📬❄️📦Adafruit Holiday Shipping Deadlines 2019: Attention all domestic customers! Please place UPS Ground and USPS First Class & Priority orders by 11am ET Monday December 9, 2019 📬❄️📦 Attention all international customers! Please place all UPS WORLDWIDE EXPRESS; SAVER, and DHL EXPRESS WORLDWIDE orders by 11am ET Monday December 9, 2019 📬❄️📦
0

The Incredibly Technical History of Digital Rights Management

As deep as you want to go into DRM – via MOTHERBOARD and Tedium

Digital rights management seemingly came out of nowhere to define our relationship with technology in the modern day.

Popularly, it seemed like its birth had come as a direct response to the growth of piracy in the film and music industries, but what’s interesting—and perhaps not properly contextualized—is that it existed for years prior to Napster, and had a technical component before the Digital Millennium Copyright Act gave it a legal component.

The roots of DRM go back a little further than you might guess. Here’s how those roots have played out in the broader market.

“We felt that this would be impractical and inconvenient for users and expensive for IBM. We also concluded that any single-machine locks and keys, or special time-out and self-destruct programs, would be onerous to our best customers and not effective against clever thieves. Because we could not devise practical physical security measures, we had to rely on the inherent honesty of our customers. Our hope was that legal protection and criminal prosecution would limit the piracy problem.”

— Watts S. Humphrey, an IBM employee in the late 1960s, discussing the decision by the company to move away from any effort to heavily protect its software through encryption. The issue came up for the company in 1969, after the firm decided to unbundle its software from hardware. Decades later, IBM would produce its own DRM technology called Cryptolope.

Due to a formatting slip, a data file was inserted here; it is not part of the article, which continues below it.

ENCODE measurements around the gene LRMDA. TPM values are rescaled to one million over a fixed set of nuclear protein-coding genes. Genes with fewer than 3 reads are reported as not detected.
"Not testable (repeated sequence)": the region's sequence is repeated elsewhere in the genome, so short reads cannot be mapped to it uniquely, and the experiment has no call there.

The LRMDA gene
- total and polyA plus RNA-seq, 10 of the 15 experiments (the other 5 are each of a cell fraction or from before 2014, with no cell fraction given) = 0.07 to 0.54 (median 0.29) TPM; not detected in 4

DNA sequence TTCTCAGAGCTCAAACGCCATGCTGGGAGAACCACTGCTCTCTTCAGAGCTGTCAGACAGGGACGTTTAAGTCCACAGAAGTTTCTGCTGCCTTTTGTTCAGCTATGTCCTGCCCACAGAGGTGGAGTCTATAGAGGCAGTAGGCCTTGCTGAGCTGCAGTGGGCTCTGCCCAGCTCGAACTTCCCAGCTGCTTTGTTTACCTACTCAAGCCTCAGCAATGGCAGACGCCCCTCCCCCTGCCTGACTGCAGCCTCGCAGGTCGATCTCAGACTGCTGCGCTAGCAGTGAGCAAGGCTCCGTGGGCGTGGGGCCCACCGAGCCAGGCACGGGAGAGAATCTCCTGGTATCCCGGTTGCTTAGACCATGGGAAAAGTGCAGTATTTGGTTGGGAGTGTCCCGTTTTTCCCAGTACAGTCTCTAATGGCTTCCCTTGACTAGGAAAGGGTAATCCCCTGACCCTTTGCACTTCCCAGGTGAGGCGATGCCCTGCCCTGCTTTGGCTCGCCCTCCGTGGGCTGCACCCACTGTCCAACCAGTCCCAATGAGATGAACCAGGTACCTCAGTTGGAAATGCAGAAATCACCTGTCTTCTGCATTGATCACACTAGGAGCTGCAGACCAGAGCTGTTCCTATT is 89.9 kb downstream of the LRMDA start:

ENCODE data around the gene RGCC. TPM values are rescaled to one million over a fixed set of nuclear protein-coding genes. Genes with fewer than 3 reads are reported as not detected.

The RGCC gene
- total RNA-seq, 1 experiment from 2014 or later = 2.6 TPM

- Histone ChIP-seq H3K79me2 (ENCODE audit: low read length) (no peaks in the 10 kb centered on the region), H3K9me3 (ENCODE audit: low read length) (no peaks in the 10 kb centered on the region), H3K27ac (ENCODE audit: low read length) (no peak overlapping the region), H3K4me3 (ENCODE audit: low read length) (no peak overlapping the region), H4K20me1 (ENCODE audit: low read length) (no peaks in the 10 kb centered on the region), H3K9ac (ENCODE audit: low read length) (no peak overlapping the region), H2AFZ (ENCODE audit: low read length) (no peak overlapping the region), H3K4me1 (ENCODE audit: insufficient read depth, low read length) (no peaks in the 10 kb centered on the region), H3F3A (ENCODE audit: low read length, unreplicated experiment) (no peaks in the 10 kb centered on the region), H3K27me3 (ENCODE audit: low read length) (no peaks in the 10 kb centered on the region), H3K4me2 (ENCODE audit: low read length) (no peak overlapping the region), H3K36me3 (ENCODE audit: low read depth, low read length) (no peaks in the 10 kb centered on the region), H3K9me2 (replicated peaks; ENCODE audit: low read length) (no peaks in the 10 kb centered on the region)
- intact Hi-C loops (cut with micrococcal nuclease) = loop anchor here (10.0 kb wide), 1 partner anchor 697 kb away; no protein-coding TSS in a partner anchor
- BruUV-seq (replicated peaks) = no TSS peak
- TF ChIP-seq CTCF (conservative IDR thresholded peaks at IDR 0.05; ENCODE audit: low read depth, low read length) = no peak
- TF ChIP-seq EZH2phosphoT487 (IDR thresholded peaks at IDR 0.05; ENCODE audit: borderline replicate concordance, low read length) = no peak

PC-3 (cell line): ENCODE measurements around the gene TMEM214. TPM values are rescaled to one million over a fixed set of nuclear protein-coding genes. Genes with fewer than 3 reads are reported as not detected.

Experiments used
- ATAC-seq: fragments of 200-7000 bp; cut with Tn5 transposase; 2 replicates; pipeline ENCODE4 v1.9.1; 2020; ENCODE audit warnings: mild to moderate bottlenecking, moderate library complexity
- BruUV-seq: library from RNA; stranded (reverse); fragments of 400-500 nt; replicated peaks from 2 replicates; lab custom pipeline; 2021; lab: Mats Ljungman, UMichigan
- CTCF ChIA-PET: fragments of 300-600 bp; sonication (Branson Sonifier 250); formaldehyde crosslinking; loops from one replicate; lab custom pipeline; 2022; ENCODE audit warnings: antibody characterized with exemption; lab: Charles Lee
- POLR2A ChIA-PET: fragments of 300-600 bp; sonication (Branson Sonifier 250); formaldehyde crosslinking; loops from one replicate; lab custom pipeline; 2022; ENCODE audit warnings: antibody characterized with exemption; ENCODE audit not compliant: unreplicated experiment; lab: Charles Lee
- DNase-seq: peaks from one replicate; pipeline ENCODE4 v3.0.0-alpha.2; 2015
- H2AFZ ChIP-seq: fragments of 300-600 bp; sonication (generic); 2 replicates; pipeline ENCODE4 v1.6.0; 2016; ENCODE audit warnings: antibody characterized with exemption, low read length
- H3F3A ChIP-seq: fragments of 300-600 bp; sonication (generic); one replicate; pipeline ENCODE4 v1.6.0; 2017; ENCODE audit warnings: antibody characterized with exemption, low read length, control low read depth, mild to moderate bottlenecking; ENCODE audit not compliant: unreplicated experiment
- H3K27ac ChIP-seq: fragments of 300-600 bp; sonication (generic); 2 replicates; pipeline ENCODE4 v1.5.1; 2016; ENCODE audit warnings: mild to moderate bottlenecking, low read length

Read more


Stop breadboarding and soldering – start making immediately! Adafruit’s Circuit Playground is jam-packed with LEDs, sensors, buttons, alligator clip pads and more. Build projects with Circuit Playground in a few minutes with the drag-and-drop MakeCode programming site, learn computer science using the CS Discoveries class on code.org, jump into CircuitPython to learn Python and hardware together, TinyGO, or even use the Arduino IDE. Circuit Playground Express is the newest and best Circuit Playground board, with support for CircuitPython, MakeCode, and Arduino. It has a powerful processor, 10 NeoPixels, mini speaker, InfraRed receive and transmit, two buttons, a switch, 14 alligator clip pads, and lots of sensors: capacitive touch, IR proximity, temperature, light, motion and sound. A whole wide world of electronics and coding is waiting for you, and it fits in the palm of your hand.

Join 14,000+ makers on Adafruit’s Discord channels and be part of the community! http://adafru.it/discord

CircuitPython 2019!

Have an amazing project to share? The Electronics Show and Tell is every Wednesday at 7:30pm ET! To join, head over to YouTube and check out the show’s live chat – we’ll post the link there.

Join us every Wednesday night at 8pm ET for Ask an Engineer!

Follow Adafruit on Instagram for top secret new products, behinds the scenes and more https://www.instagram.com/adafruit/


Maker Business — Will it scale? Culture at Google, it seems, will not.

Wearables — Playtime reference

Electronics — Can’t afford a current probe?

Biohacking — Vitamin-C + Gelatin for Accelerated Recovery

Python for Microcontrollers — MP3 decoding, CircuitPython snakes its way to Fomu, NXP, and more! #Python #Adafruit #CircuitPython #PythonHardware @circuitpython @micropython @ThePSF @Adafruit

Adafruit IoT Monthly — Machine Learning 101, PWNing the ESP32, and more!

Microsoft MakeCode — Lenticular Art Display with Crickit

Get the only spam-free daily newsletter about wearables, running a "maker business", electronic tips and more! Subscribe at AdafruitDaily.com !



No Comments

No comments yet.

Sorry, the comment form is closed at this time.